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Year: 1998

Photomodulated thermoreflectance detection of hydrogen gas using optically thin palladium film on silicon oxide
Kalli K, Othonos A, Christofides C, Spetz A, Lundstrom I

Review of Scientific Instruments, DOI: 10.1063/1.1148787Download
The sensitivity of various thicknesses of optically thin film palladium layers evaporated onto silicon oxide substrate is investigated in the presence of a hydrogen/air atmosphere at room temperature. The magnitude of the resulting reflectivity change is measured using an excite-probe technique, through laser excited photothermal modulation of a probe beam. This allows for the recovery of information from both the amplitude and phase channels of the hydrogen sensor output. Data indicates that concentrations of 0.1% hydrogen in the presence of a balanced air mixture and at room temperature may be measured with an 8 nm palladium film. The presence of inhomogeneities in the palladium layers leads to anomalous behavior

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Temperature-induced reflectivity changes and activation of hydrogen sensitive optically thin palladium films on silicon oxide
Kalli K, Othonos A, Christofides C, Spetz AL, Lundstrom I

Review of Scientific Instruments, DOI: 10.1063/1.1149116Download
The optical properties of several thin metal film palladium-silicon oxide structures are examined at room temperature before and after annealing to 200 °C and also at 90 °C—in all cases in the presence of hydrogen gas. Multicycling sample activation is shown to occur in the presence of hydrogen at room temperature with an increase in reflectivity on exposure to hydrogen, in contrast to thicker 80 Å films. The reflectivity change increases with increasing film thickness (1–10 Å). The surface activation at room temperature, before and after annealing to 200 °C, is compared with the performance at 90 °C, where it is shown that heat treatment strongly influences the behavior of the metal film

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Probing ultrafast carrier and phonon dynamics in semiconductors

Journal of Applied Physics, DOI: 10.1063/1.367411Download
Over the past 2 decades there has been tremendous advancements in the field of ultrafast carrier dynamics in semiconductors. The driving force behind this movement other than the basic fundamental interest is the direct application of semiconductor devices and the endless need for faster response and faster processing of information. To improve and develop microelectronics devices and address these needs, there must be a basic understanding of the various dynamical processes in the semiconductors which have to be studied in detail. Therefore, the excitation of semiconductors out of their equilibrium and the subsequent relaxation processes with various rates has become a key area of semiconductor research. With the development of lasers that can generate pulses as short as a few femtoseconds the excitation and subsequent probing of semiconductors on an ultrashort timescale have become routine. Processes such as carrier momentum randomization, carrier thermalization, and energy relaxation have been studied in detail using excite-and-probe novel techniques. This article reviews the status of ultrafast carrier and phonon dynamics in semiconductors. Experimental techniques such as excite-and-probe transmission, time-resolved up-conversion luminescence, and pump-probe Raman scattering along with some of the significant experimental findings from probing semiconductors are discussed. Finally, a selfconsistent theoretical model, which correlates the carrier and phonon dynamics in germanium on an ultrashort time scale, is described in detail.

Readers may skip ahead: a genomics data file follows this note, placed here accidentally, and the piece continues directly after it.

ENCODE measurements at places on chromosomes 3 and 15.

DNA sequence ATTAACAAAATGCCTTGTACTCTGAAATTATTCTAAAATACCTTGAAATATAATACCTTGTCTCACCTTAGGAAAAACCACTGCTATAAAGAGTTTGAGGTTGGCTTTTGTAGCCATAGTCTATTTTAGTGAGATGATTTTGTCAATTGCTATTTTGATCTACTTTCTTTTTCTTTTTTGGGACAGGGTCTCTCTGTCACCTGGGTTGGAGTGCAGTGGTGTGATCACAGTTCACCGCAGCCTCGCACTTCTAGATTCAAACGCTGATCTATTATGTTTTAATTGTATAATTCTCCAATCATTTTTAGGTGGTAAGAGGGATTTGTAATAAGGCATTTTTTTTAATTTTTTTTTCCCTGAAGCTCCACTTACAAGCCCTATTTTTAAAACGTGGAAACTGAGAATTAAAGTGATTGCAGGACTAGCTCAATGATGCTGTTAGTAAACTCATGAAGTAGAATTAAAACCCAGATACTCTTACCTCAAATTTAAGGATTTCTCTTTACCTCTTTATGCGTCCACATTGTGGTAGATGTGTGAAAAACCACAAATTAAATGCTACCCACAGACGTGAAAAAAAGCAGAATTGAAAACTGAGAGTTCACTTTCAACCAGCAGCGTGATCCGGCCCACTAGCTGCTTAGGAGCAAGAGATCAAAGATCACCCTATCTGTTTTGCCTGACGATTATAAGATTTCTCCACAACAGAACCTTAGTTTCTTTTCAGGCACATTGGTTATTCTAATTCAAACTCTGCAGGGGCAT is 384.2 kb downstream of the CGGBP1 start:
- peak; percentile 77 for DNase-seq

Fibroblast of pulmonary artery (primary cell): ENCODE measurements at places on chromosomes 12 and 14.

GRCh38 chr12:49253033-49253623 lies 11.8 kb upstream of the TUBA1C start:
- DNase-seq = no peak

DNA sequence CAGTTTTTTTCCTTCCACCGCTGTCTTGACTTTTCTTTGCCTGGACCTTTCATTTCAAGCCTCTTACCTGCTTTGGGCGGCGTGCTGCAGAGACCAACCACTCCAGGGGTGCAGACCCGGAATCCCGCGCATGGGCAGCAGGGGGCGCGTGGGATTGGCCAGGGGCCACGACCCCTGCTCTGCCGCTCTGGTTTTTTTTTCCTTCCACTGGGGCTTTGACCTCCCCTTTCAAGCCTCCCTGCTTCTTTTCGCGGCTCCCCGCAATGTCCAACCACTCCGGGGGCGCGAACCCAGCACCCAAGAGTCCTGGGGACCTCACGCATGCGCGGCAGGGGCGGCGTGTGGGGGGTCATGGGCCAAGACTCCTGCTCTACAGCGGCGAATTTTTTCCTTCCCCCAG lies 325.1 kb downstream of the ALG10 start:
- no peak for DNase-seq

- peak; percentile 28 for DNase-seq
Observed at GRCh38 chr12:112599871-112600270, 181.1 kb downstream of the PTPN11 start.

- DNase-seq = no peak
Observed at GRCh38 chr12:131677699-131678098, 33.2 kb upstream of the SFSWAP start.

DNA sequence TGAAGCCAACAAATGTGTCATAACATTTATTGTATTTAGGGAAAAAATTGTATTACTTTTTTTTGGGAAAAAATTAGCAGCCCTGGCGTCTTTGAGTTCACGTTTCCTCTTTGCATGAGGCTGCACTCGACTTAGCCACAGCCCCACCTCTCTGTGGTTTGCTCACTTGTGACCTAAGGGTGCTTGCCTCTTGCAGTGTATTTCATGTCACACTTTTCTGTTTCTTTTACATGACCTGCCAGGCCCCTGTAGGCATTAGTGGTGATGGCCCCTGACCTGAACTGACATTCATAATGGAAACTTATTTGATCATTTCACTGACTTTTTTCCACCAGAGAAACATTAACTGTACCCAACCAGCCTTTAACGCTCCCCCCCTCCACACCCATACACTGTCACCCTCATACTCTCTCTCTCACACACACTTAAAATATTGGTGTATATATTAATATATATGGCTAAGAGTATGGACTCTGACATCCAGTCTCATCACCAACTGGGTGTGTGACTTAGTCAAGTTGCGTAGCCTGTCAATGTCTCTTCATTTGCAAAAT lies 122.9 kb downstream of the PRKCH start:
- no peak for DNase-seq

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Superimposed grating wavelength division multiplexing in Ge-doped SiO[sub 2]/Si planar waveguides
Othonos A, Bismuth J, Sweeny M, Kevorkian A, Xu JM

Optical Engineering, DOI: 10.1117/1.601873Download
An improved model of wavelength division multiplexing (WDM) by superimposed gratings in planar waveguides has been developed. Based on this theory, principal design rules of N-channel WDM are established and a fanout capacity of 100 is estimated. Finally, four-channel WDM at 840 nm has been demonstrated on a Ge:SiO2/SiO2/Si planar waveguide, which was hydrogenated to enhance its photosensitivity. The superimposed gratings were written using a narrow linewidth KrF excimer laser in an interferometric setup used in inscribing fiber Bragg gratings

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Photothermal radiometry on nickel (pigmented aluminium oxide) selective solar absorbing surface coatings
Othonos A, Nestoros M, Palmerio D, Christofides C, Bes RS, Traverse JP

Solar Energy Materials and Solar Cells, DOI: DOI: 10.1016/S0927-0248(97)00232-8Download
Photothermal radiometry (PTR) is applied to characterize nickel-pigmented aluminium oxide solar absorbing coatings. A modulated laser beam is used to heat the solar samples. The subsequent emission of thermal radiation is measured as a function of modulated frequency in the range of 10 Hz to 10 kHz. A simple one-dimensional model is used to fit the experimental PTR results, allowing for the extraction of some thermal parameters for the solar absorbing coatings. Finally, comparison of the emissivity measured by traditional technique and the photothermal radiometry is made.

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Year: 1997

Hydrogen gas detection via photothermal deflection measurement
Kalli K, Othonos A, Christofides C

Review of Scientific Instruments, DOI: 10.1063/1.1148320Download
A study of a thermal wave hydrogen sensor interrogated via transverse optical beam deflection spectroscopy is presented. The sensor is a thin film polyvinylidene fluoride film coated with a thin palladium layer. The sensitivity to hydrogen results from thermal boundary condition changes at the gas–film interface and depends upon the thermophysical properties of the gas. A simple one-dimensional model is developed to qualitatively and semi-quantitatively describe the experimental results and it shows good agreement with the experiment. Concentrations of 0.1% hydrogen in the presence of a balanced air mixture and at room temperature were measured for this sensor and they indicate possible sensitivities approaching 100 ppm.